Figure 1
(A) RAPD pattern (lanes 1–8) with primer P16 and pooled DNA from apomictic and sexual individuals and the 950-bp SCAR (lanes 9–16). Each lane represents four genotypes bulked by phenotype (apomictic or sexual). (B) A blot of the gel shown ...

Twelve Molecular Markers Are Totally Linked to the Locus Conferring Apospory.

From screening of the entire mapping population (397 individuals), 12 PCR-based markers [11 SCARs and 1 sequence-tagged site, ugt197, from a previous study (8, 14)] were always present in 162 aposporous individuals and absent from all 235 sexual individuals. Thus, these markers must belong to the same linkage group and are linked in coupling with the trait. No reproducible markers linked in repulsion were found. Although the 12 molecular markers initially detected polymorphism between relatively small pooled samples of sexual and apomictic genotypes, it was unexpected that they would define a genomic region with no recombination recorded in a progeny size of 397 individuals. These data were accepted only after extensive resampling of ambiguous individuals for classification of embryo sac development and for DNA analysis. One F1 individual originally was categorized as sexual but contained all of the apomixis-linked markers. Upon reexamination, this plant was indeed highly sexual with only 7% (6 of 78) of the ovules showing aposporous embryo sacs. Some form of altered expression/penetrance of apomixis may be functioning in this individual.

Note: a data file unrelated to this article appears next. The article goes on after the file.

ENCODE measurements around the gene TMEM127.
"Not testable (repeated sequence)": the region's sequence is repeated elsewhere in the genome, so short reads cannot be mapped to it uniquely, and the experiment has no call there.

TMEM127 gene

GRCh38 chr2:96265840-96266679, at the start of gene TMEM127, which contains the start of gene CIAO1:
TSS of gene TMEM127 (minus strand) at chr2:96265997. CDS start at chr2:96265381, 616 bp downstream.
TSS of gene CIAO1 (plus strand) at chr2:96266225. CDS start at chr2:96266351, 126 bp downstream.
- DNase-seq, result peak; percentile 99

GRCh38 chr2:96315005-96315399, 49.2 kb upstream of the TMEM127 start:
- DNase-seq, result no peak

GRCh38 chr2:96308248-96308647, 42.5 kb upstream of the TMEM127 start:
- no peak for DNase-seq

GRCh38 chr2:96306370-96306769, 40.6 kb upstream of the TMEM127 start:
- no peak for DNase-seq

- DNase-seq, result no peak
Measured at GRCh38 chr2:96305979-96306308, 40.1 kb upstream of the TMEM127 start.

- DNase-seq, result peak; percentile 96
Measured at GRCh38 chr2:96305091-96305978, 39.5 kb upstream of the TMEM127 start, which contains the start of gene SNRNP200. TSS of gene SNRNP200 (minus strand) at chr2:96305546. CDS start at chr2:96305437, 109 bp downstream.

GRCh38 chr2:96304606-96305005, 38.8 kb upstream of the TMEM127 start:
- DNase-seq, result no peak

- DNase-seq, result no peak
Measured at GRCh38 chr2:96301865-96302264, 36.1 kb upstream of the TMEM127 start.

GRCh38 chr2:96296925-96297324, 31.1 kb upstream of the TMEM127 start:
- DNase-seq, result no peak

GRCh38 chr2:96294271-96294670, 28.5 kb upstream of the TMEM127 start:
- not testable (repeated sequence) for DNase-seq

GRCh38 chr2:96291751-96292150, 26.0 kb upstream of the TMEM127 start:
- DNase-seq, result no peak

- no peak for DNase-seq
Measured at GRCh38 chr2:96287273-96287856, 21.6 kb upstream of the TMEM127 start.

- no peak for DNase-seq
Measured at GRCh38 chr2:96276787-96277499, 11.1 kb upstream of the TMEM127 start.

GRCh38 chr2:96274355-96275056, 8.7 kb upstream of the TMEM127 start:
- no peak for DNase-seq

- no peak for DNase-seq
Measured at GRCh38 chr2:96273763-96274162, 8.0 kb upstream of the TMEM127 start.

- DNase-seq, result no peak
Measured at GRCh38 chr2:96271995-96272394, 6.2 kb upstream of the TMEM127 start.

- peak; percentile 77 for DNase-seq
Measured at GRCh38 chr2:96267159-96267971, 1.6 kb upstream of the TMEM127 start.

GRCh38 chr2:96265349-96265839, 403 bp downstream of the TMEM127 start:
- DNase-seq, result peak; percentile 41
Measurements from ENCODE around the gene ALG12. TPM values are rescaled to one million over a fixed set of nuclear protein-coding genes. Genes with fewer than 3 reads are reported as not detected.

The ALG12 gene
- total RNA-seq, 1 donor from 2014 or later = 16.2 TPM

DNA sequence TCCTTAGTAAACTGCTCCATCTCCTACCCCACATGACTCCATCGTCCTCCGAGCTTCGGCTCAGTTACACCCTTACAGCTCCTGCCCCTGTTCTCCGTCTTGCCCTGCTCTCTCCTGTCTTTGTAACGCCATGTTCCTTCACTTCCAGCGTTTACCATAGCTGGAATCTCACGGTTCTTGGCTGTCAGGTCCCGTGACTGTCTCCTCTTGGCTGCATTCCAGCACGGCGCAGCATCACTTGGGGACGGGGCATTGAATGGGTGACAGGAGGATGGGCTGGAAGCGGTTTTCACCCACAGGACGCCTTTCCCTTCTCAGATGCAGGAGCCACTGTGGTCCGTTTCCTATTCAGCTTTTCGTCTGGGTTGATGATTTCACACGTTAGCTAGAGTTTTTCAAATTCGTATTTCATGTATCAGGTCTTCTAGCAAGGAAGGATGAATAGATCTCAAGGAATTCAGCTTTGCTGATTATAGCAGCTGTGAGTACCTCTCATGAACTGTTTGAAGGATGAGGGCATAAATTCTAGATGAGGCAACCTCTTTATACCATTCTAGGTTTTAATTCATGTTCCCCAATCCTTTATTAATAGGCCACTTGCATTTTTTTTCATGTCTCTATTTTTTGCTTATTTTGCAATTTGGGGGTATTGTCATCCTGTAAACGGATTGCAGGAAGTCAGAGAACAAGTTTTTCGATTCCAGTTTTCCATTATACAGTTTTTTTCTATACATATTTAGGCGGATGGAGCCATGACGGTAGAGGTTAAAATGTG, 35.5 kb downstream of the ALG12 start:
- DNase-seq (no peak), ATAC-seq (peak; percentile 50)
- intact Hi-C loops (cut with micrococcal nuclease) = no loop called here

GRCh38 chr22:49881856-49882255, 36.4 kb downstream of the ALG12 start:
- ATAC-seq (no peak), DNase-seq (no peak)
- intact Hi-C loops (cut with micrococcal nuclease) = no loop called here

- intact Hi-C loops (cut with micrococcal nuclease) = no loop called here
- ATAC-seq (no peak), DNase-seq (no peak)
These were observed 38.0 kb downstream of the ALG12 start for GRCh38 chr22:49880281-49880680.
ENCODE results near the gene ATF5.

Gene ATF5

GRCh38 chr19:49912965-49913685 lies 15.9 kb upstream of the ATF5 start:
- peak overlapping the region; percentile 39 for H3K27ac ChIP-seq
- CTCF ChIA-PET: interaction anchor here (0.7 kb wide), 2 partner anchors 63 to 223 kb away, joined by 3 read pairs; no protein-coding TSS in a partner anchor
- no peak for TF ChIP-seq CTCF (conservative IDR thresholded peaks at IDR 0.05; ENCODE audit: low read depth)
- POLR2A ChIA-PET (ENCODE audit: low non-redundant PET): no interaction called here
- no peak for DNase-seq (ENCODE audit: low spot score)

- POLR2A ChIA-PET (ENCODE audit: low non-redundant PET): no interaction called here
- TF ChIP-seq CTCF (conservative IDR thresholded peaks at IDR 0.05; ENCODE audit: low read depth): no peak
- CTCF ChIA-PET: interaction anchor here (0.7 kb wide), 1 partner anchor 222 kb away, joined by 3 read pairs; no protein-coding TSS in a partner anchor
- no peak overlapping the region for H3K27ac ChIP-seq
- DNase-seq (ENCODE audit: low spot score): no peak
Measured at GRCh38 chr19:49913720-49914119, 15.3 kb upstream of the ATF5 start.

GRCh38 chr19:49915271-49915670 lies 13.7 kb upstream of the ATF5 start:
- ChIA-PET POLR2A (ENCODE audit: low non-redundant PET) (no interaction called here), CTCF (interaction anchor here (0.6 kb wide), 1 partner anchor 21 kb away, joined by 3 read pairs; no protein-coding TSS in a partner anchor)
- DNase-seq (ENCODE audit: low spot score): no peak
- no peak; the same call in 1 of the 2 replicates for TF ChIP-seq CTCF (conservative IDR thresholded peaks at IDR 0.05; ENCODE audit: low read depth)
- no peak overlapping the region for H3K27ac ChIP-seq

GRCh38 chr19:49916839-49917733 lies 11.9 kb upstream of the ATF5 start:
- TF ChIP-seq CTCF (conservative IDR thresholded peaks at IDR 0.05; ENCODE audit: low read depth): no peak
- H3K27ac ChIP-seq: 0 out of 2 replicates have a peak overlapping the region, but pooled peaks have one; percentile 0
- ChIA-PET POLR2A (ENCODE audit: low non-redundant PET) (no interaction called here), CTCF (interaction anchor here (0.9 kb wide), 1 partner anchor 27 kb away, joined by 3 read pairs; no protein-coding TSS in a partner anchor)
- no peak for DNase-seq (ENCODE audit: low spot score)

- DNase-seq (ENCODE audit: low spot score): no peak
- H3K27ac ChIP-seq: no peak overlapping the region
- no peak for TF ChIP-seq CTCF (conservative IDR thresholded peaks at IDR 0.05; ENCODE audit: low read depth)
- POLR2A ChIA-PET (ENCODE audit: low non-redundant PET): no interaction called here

Only a single marker, ugt204, has thus far shown recombination with the trait for apospory. This marker represents a single-dose restriction fragment length polymorphism that has only been scored in 80 individuals. Although it may be linked, it mapped at a considerable genetic distance from the apospory linkage block (χ2 = 22.05; Pdf=1 < 0.01; recombination fraction = 0.2375) and is likely to be at a large physical distance from the remaining markers.

Hemizygous Regions of DNA Are Linked to the Trait for Apospory.

Five of the 11 cloned RAPD fragments and ugt197 hybridized as low-copy-number DNAs on genomic Southern blots. When eight sexual and eight apomictic F1 individuals were probed with these six clones, four proved to be hemizygous for these sequences; i.e., hybridization signal was observed only with the apomictic individuals and not with the sexual individuals (Fig. (Fig.2).2). The remaining two probes did not show a hemizygous pattern, but rather an additional polymorphic fragment was observed in the apomicts that was not represented in the sexuals. Partial hemizygosity near the apomixis locus led us to designate this region, whose physical size remains unknown, as an apospory-specific genomic region (ASGR).

Figure 2
A genomic DNA digest (DraI) of P. squamulatum (first lane of apomicts), P. glaucum (first lane of sexuals), and eight F1 individuals of each reproductive phenotype probed with ugt197 (A), C4–600 (B), Q8M-800 (C), A14M-200 (D), and O7M-600 (E). ...

DISCUSSION

Molecular Markers Linked to the Trait for Apospory Belong to the Same Linkage Group and Define an ASGR.